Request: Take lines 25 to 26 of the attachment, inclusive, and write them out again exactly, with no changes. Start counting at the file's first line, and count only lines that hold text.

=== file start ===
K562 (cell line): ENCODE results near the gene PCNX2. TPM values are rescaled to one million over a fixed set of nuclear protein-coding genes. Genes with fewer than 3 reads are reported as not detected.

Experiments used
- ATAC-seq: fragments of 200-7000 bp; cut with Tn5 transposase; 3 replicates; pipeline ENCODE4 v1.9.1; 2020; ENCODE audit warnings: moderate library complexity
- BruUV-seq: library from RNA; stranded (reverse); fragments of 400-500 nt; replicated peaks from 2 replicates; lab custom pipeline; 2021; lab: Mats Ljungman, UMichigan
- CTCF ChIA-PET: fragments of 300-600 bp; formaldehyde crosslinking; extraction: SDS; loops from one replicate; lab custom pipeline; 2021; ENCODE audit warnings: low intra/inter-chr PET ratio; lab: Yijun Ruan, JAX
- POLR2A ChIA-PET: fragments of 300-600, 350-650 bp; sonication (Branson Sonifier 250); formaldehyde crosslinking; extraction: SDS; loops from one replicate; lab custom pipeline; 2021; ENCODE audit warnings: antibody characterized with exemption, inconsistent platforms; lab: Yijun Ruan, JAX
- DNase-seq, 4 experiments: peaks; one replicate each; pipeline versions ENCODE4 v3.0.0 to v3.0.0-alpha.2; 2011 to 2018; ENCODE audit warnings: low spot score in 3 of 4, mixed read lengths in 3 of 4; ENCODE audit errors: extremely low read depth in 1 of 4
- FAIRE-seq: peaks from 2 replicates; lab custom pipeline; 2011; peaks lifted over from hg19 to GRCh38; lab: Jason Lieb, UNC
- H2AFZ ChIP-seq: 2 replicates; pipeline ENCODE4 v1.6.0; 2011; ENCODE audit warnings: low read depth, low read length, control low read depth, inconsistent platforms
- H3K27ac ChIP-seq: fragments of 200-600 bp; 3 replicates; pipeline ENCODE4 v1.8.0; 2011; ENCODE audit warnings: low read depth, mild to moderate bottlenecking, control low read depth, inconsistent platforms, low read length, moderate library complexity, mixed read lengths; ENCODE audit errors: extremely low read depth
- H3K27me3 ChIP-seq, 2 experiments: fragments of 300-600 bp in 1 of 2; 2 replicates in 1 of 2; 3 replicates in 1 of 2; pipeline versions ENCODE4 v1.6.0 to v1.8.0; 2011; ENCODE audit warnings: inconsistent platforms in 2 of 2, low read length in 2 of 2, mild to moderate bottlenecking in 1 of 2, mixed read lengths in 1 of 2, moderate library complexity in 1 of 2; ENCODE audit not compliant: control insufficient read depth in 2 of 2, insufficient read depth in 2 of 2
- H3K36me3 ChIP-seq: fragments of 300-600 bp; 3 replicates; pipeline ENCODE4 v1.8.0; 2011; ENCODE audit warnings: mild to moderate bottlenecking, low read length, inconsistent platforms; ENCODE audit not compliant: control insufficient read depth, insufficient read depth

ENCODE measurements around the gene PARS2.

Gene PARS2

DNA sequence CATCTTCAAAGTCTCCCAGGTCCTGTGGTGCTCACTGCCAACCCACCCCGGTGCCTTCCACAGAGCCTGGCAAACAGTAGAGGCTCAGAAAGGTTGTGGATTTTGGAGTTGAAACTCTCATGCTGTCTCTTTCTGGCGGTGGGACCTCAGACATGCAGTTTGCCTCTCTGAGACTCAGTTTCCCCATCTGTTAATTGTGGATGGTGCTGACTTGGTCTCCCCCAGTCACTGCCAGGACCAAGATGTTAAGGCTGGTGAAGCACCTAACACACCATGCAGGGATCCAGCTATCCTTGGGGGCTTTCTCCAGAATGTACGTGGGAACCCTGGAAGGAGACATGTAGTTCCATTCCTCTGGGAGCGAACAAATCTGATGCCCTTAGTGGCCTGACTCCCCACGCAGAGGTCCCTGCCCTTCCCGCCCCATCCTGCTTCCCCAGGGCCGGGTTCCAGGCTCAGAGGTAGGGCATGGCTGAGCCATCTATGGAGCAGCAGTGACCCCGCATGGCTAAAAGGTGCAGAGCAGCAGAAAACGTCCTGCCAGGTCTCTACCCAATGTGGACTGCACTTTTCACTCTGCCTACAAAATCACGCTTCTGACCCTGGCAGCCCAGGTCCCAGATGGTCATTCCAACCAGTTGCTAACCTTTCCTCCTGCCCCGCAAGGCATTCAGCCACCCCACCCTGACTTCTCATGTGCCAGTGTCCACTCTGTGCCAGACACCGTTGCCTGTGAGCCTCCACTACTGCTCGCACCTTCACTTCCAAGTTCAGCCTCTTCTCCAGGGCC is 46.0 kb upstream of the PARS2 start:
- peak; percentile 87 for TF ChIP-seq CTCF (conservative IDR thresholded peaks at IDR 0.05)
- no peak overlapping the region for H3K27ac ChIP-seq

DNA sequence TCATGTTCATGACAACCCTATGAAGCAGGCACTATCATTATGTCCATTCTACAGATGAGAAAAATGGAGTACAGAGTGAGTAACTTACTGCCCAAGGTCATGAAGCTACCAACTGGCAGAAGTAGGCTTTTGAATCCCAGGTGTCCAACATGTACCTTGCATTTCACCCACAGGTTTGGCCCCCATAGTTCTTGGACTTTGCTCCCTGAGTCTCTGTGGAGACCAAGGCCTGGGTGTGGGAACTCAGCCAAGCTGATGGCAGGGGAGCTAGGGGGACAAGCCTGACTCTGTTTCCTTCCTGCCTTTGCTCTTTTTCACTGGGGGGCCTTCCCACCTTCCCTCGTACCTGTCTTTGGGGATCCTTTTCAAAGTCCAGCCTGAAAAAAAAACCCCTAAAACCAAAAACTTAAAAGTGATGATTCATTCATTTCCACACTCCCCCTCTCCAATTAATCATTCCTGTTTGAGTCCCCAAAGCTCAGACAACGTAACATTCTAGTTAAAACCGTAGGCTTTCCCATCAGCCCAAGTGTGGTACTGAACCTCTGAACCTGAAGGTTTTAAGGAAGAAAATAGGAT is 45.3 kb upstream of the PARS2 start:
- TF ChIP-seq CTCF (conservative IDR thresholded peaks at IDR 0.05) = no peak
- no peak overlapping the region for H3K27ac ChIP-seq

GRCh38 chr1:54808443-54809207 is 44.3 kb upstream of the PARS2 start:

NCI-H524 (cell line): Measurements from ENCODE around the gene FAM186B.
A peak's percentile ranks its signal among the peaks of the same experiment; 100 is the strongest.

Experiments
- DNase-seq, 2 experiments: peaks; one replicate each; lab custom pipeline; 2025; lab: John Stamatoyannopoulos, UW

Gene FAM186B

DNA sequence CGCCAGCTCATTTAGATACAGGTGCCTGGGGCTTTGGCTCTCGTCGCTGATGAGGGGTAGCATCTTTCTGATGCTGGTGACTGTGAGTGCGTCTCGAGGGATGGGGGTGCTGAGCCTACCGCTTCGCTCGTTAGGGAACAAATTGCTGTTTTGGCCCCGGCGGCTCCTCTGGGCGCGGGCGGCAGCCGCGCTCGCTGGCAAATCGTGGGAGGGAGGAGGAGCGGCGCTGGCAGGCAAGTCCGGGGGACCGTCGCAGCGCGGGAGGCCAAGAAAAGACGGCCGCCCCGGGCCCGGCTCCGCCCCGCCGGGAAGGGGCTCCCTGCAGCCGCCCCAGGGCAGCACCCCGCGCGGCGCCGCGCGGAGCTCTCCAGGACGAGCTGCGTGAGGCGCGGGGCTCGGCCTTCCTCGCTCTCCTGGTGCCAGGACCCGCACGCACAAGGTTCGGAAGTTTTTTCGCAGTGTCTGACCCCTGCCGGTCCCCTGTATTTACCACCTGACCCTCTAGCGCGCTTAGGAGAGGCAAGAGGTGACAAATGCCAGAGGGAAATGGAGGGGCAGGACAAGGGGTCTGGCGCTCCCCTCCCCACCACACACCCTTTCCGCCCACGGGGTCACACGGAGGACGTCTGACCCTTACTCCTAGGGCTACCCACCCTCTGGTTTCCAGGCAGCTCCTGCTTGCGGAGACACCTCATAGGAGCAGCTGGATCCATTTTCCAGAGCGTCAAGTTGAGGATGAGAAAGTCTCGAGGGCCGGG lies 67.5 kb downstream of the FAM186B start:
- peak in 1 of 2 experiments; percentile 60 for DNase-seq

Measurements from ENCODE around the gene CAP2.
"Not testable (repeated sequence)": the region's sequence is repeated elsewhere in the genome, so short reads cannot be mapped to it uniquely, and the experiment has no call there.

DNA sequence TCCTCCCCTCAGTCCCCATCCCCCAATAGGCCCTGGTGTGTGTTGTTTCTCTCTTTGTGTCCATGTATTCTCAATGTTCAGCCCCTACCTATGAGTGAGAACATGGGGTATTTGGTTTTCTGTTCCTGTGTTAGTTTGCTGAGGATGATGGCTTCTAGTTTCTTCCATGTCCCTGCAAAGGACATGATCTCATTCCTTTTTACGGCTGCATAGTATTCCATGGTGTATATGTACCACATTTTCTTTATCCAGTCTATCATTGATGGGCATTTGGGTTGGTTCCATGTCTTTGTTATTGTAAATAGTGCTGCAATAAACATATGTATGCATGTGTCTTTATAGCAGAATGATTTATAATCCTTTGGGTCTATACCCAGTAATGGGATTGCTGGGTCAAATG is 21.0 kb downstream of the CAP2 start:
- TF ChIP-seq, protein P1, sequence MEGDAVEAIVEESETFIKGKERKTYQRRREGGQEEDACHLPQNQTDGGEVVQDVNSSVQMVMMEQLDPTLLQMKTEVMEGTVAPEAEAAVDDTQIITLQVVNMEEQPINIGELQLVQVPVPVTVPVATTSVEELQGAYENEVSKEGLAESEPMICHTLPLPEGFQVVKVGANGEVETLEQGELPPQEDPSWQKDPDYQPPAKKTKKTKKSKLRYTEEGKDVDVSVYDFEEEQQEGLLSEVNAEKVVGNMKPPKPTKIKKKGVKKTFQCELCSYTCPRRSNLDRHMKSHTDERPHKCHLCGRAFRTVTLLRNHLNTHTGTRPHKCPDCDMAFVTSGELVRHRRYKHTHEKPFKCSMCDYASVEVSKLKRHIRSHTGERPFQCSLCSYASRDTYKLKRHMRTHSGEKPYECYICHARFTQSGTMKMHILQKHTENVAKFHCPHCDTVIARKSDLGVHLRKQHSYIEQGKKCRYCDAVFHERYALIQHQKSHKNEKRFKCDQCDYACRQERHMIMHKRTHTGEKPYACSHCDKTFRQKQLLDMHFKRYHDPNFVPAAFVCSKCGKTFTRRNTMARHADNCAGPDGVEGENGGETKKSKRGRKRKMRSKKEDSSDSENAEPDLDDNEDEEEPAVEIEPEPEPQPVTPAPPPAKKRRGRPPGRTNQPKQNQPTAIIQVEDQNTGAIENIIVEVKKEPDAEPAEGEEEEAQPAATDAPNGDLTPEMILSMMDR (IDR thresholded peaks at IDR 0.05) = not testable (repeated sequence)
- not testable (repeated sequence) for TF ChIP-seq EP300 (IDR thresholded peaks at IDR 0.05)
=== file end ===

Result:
- DNase-seq, 2 experiments: peaks; one replicate each; lab custom pipeline; 2025; lab: John Stamatoyannopoulos, UW

Gene FAM186B